Chinese boats stir Philippine anxieties

While Filipino leader Rodrigo Duterte plays down reports that China has occupied another contested land feature in the South China Sea, his defense establishment is calling for a tougher stance
“Why should I defend a sandbar and kill Filipinos because of a sandbar?” declared Philippine President Rodrigo Duterte when asked about reports suggesting China has sought to occupy a land feature (Sandy Cay) close to the Philippine-occupied island of Thitu in the South China Sea.
The Filipino president again brushed aside the necessity for and wisdom of confronting Beijing on the issue, insisting that China is, “just there but they are not claiming anything,” and that the Chinese Ambassador to Manila Zhao Jianhua, “assured me that they will not build anything there.”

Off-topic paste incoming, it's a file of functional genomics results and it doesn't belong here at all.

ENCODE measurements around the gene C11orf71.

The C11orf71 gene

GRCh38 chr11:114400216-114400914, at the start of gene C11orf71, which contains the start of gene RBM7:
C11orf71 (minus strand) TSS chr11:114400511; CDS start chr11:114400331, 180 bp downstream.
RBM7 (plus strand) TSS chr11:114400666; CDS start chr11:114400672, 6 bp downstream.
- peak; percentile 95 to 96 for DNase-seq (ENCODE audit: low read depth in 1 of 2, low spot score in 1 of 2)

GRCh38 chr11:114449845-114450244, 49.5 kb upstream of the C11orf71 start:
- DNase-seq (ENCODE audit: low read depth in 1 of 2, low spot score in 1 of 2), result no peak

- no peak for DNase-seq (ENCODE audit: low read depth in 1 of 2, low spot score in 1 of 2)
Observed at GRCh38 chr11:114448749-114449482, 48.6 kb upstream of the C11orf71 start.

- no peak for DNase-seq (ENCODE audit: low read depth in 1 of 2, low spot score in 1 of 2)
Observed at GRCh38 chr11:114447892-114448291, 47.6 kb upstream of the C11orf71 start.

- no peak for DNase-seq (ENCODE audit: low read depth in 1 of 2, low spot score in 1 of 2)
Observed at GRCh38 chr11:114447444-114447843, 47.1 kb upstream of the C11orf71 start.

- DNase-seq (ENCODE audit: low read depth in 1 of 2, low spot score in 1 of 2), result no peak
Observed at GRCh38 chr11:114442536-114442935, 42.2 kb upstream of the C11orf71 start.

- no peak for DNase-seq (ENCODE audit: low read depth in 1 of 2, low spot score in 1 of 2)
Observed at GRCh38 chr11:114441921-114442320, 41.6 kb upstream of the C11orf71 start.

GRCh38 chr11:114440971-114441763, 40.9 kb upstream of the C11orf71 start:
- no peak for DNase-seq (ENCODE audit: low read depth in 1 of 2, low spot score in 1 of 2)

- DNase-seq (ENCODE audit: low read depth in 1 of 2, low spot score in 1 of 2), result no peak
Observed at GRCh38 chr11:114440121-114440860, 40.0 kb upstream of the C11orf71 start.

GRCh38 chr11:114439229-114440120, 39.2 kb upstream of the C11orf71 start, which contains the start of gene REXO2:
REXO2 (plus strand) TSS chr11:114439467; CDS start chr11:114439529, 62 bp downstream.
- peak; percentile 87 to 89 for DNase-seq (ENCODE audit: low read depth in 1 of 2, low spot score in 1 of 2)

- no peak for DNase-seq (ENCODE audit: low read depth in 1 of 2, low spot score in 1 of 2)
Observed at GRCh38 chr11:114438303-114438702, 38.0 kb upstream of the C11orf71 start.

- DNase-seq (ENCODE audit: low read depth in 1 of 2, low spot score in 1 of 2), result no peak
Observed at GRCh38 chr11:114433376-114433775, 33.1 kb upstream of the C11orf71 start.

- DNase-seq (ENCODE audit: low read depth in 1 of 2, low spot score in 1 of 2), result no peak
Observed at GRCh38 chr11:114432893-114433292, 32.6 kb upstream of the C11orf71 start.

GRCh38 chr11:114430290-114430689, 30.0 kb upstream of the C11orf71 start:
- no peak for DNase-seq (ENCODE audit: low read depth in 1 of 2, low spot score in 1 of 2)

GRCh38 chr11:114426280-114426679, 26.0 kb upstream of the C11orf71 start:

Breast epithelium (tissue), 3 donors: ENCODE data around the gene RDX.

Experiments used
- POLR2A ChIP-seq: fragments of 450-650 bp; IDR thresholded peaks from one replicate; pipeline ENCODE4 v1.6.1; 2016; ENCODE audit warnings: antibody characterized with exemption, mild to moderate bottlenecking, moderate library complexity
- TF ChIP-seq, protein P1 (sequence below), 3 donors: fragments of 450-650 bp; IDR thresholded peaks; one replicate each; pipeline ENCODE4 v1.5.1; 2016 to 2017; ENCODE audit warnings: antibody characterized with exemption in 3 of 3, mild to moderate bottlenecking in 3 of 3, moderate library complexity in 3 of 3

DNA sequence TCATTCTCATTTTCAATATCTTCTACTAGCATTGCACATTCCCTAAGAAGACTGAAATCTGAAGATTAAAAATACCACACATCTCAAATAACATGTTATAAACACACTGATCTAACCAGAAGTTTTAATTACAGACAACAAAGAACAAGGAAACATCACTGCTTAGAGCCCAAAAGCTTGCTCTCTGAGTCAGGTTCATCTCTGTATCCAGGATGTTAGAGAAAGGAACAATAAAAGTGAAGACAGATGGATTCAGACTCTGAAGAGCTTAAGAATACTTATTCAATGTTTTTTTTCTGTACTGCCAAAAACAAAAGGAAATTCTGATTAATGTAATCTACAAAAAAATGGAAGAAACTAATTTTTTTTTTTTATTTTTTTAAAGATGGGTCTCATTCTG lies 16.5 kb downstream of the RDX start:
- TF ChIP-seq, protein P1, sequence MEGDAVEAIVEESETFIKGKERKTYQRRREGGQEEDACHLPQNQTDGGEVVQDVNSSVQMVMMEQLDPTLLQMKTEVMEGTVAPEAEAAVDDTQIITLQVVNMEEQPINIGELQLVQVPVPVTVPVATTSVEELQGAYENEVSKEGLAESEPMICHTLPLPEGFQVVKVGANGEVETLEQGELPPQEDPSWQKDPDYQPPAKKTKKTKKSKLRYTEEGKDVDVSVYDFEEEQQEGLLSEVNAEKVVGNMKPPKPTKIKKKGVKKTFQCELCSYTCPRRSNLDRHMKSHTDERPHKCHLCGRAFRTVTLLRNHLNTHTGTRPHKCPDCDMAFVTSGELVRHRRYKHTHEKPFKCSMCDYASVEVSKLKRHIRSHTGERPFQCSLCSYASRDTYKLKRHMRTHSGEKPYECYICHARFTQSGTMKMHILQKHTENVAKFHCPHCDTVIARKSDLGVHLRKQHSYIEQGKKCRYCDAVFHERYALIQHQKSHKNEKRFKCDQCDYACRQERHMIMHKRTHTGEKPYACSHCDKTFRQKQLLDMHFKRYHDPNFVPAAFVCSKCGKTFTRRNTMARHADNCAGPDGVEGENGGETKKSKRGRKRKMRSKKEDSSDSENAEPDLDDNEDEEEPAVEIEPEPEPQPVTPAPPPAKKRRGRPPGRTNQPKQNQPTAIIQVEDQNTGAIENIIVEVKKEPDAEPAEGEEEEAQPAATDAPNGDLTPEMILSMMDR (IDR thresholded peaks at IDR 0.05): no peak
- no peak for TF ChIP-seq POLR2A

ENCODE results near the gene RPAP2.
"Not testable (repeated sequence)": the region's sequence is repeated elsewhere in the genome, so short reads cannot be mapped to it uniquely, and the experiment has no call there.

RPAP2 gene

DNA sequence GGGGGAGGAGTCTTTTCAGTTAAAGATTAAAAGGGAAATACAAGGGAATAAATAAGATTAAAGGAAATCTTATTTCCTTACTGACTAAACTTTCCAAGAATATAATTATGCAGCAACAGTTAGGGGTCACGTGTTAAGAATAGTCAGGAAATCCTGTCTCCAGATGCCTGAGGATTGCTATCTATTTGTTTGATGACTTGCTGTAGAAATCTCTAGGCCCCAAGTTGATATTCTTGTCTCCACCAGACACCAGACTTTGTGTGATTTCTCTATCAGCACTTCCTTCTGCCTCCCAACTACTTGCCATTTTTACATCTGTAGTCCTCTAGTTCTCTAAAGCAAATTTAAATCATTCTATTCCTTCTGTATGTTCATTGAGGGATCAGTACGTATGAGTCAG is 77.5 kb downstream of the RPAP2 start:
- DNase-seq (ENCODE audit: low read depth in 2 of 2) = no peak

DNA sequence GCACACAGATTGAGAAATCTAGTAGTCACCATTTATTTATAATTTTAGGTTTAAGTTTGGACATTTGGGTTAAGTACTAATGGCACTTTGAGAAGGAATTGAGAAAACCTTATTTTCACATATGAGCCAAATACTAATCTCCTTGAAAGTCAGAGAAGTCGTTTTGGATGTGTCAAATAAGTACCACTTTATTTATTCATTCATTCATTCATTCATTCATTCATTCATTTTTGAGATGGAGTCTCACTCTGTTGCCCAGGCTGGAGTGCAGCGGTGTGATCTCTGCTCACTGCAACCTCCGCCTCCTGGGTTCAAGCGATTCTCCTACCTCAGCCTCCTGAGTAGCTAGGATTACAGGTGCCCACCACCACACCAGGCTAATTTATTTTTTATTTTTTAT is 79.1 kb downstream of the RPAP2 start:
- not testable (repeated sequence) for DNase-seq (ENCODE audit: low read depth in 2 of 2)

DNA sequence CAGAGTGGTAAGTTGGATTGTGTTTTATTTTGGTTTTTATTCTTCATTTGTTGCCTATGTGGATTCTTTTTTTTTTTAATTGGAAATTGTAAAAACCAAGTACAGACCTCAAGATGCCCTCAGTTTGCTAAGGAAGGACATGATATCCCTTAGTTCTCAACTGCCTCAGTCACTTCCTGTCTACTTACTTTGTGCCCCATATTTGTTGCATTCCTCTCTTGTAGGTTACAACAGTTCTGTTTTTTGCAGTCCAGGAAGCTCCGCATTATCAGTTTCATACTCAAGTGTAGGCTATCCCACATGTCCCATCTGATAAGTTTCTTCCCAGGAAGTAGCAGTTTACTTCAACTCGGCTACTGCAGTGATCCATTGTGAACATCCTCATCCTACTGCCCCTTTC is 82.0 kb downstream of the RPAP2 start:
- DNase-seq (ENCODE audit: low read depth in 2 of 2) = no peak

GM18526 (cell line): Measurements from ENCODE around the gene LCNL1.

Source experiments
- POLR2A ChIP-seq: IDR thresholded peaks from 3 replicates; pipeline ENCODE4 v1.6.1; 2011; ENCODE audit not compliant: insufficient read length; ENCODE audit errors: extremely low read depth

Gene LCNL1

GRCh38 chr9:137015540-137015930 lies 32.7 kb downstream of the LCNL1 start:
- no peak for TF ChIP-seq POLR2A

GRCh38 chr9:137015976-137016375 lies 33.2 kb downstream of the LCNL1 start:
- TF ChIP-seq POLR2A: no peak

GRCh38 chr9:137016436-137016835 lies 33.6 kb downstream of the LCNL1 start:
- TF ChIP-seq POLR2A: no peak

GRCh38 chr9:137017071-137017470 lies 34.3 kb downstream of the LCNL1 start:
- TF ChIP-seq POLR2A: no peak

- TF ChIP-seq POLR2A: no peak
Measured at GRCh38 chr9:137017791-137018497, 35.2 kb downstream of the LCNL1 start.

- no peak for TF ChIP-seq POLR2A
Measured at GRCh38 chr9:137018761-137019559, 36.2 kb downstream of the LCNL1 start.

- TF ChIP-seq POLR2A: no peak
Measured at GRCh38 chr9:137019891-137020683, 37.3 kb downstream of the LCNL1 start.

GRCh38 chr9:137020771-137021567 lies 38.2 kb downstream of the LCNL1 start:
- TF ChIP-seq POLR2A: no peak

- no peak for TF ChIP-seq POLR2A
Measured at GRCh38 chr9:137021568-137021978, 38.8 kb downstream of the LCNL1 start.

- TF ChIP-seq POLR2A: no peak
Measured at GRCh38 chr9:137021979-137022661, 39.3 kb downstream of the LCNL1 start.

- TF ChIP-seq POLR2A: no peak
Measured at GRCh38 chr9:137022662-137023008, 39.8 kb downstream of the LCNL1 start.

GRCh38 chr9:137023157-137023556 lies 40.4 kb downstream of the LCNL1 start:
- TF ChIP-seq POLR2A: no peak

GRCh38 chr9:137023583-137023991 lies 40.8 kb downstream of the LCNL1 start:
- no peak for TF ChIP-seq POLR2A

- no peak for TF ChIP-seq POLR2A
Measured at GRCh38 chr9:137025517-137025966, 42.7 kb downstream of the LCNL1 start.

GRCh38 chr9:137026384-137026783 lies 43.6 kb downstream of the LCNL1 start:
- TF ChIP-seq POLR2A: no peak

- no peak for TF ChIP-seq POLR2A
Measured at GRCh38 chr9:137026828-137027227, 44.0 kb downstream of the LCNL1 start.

Prominent political figures, however, have rung alarm bells over what they see as a creeping Chinese ‘invasion’ of Philippine-claimed territories in the contested South China Sea.
Security analysts see China’s build-up on the nearby contested Scarborough Shoal as the third vertex of a triangle of emerging Chinese military bases that aims to establish control of the strategic waterway.
Supreme Court Justice Antonio Carpio, a key architect of the Philippines’ landmark arbitration award against China last year at The Hague’s Permanent Court of Arbitration, has described China’s latest move as nothing short of an “invasion of Philippine territory.”
The influential magistrate called upon the government to “vigorously protest this invasion of Philippine territory by China” and invoke the country’s mutual defense treaty with America if necessary.
Duterte has blown hot and cold on strategic ties with the US, witnessed in the downgrading of recent joint military exercises known historically to concern China.